wow. all this talk about “all politicians”. I nod to Marleyfan and his two cents. It is true that we have had many examples of corruption, ineptitude and power mongering. Our history has stories of brilliance and disillusionment. Look at the current Adams mini-series for examples in just one man. I feel that Obama has acknowledged this and stands in opposition to this long time paradigm but is also subject to his own humanity as we all are.

    Obama’s personal and political history is one of consistency, courage and honor. He is an excellent orator but also an inspiring writer and tough talker. He has maintained true to himself (authentic) and to his word and does not shape-shift to try to please. This is what feels true. I say this as an Obama supporter, though I’m certain that it is obvious. I further this support with some personal examples…apologies first that this is a long one.

    #1) Africa connections:
    I spent the late Summer of 2006 in East Africa. I was in Kenya as Obama was wrapping up his ‘roots’ tour. One morning, while strolling through the grounds of the hotel I was staying at, I began a conversation with one of the employees. He was a bright eyed twenty-something man who let me take his picture with a You Are Beautiful sticker. At the time he was on break from University where he was studying political science. He was first generation out of the bush and had big plans for himself and his family. It was this man who brought up Obama to me. He said that he had went to hear him speak while he was in Kenya and Obama had greatly inspired him. At that time I knew who Obama was, I too had been inspired by his 2004 DNC speech but was not thinking presidential–not yet. Anyhow, this Kenyan went on to say something about how Obama was like a good father–that he was compassionate but tough and said things straight because it needed to be said. While at that same hotel, we were told that the adjacent golf course was the pet project of the last corrupt politician who took funds from public education to make the very private course. There were endless tails of unchecked corruption told throughout that trip, and I thought about Obama when the Kenyans recently took to the streets in political unrest. Did he inspire some to fight for change?

    #2) Shower musings:
    I often do meditative thinking while the shower. One recent morning I was asking myself, “Why don’t I want to stand with Hillary?” and the answer was that she is not the one I want now. Man or Woman. There are negatives I could list on why this is, but I’d rather give her props and applaud her for all that she has done and will go on to do. But she is entrenched in the system that we (as shown in the previous comments) are bitter about. She is cashing in on favours owed and signing new IOUs. What is ironic is that the woman that finally becomes president will owe her the greatest thanks because she is bringing that day even closer than before. But the woman I will vote for will be different.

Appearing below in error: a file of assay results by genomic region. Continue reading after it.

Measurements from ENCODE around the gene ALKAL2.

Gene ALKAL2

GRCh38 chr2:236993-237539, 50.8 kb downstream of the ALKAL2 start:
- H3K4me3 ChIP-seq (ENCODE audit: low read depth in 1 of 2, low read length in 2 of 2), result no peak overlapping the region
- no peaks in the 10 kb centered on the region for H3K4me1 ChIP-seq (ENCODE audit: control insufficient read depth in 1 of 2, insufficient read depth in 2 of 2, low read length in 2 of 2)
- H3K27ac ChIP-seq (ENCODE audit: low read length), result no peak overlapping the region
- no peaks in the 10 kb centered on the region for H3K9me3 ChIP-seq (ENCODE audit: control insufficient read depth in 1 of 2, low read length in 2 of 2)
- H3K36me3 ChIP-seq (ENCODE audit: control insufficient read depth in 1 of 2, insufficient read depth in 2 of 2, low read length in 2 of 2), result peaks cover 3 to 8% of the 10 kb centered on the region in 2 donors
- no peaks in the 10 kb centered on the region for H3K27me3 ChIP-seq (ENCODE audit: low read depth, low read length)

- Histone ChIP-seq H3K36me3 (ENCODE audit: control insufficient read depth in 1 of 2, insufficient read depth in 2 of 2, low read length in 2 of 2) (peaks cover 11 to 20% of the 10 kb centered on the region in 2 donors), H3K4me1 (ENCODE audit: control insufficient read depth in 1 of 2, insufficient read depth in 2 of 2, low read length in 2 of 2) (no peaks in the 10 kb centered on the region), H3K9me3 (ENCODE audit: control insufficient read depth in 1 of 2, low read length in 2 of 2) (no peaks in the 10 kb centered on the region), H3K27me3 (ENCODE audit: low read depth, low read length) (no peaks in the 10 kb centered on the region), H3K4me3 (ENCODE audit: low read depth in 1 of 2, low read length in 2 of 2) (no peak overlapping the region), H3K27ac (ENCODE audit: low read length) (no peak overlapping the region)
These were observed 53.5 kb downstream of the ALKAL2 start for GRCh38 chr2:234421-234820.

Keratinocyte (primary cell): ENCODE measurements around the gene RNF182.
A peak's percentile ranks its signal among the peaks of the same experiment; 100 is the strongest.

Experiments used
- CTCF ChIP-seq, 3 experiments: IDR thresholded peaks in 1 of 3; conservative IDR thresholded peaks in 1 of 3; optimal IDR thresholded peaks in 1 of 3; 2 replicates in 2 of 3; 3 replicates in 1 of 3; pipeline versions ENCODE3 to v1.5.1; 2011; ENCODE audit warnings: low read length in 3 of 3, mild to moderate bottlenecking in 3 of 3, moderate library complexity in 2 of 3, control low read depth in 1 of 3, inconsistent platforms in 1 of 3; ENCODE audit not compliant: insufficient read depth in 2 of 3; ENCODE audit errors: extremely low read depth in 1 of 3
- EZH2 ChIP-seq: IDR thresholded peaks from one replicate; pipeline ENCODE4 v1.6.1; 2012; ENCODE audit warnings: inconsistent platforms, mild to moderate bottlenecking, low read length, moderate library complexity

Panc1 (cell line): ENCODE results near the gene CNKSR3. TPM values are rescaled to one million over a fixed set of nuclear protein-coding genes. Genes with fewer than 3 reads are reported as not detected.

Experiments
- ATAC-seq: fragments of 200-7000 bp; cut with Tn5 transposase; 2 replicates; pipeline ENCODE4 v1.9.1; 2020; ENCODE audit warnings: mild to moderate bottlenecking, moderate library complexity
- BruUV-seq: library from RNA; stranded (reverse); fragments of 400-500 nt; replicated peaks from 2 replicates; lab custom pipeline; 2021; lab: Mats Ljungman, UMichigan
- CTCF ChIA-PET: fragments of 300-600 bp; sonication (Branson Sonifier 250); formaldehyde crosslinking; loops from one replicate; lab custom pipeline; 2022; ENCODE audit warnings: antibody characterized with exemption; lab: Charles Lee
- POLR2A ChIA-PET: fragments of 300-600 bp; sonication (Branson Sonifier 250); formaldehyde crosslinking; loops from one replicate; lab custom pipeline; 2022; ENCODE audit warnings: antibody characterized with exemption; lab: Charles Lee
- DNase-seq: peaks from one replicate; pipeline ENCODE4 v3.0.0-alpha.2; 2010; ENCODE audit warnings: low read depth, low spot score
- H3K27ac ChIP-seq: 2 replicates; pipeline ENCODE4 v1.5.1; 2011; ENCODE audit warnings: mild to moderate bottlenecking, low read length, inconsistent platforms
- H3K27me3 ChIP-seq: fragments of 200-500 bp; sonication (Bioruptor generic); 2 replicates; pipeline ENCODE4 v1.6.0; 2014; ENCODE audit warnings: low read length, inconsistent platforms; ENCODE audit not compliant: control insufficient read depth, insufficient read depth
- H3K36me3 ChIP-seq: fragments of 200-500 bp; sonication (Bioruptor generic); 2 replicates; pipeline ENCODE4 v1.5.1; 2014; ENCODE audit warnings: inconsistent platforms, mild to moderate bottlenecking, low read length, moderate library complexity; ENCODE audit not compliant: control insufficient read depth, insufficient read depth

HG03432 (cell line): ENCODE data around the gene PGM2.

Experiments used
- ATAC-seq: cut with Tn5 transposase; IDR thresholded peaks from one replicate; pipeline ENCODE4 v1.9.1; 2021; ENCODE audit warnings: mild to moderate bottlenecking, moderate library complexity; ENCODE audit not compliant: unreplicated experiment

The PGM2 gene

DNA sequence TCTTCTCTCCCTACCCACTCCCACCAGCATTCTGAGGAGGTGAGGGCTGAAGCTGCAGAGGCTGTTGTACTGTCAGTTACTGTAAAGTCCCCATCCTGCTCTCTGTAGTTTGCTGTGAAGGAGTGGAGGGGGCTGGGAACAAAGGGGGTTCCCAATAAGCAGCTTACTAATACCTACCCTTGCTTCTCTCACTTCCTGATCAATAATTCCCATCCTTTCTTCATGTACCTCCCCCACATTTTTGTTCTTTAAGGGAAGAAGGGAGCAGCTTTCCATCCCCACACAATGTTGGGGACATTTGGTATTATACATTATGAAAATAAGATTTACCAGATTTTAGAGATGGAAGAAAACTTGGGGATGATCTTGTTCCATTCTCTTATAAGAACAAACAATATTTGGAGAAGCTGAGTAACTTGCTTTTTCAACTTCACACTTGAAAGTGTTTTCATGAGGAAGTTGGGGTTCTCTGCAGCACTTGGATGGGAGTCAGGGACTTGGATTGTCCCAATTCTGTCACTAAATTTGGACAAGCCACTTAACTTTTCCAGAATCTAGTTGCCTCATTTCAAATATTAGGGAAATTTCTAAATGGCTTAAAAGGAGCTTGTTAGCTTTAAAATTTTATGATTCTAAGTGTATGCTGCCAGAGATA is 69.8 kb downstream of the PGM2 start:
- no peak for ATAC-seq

#3) In support of Hillary:
    I acknowledge her own fight and the strength she has shown along her path. My mom recently noted that she raised a daughter that shows the class, intelligence and grace that Chelsea does means that by that example alone, Hillary is a good woman. This made me smile. Because my mom is probably right (she is about most things) and because she followed that insight by, AND I SAY THAT AS A OBAMA SUPPORTER.

  26. Marleyfan says:

    LT, heart v. brain would be an interesting post.

  27. Beth W says:

    Before voting in the democratic primary in February, I was torn about my decision to vote for Obama. I felt that I was making a really emotional decision. Sure, his foreign policies appealed to me more than Hil’s but really I liked him and couldn’t get excited about her. I felt that as a woman and a feminist I was expected to support Hillary. Even in the voting booth, I hesitated. How can I use emotions to make such an important decision? But it came down to who I believed in. I didn’t believe Hillary when she said her candidacy was inevitable and that she could win in the general. I wanted to be excited about who I was voting for as opposed to “gee I hope this person can beat the Republican”.

    Later that month, I was telling my mom about my feminist conflict. My mom, an intelligent woman who has broken gender barriers herself, replied, “Why is it feminist to vote for Hillary? She’s just riding her husband’s coattails.” The super-feminist emerged. I’ve felt little internal conflict since. Would I/we like Hillary more if she had been working to promote her own career rather than her husband’s?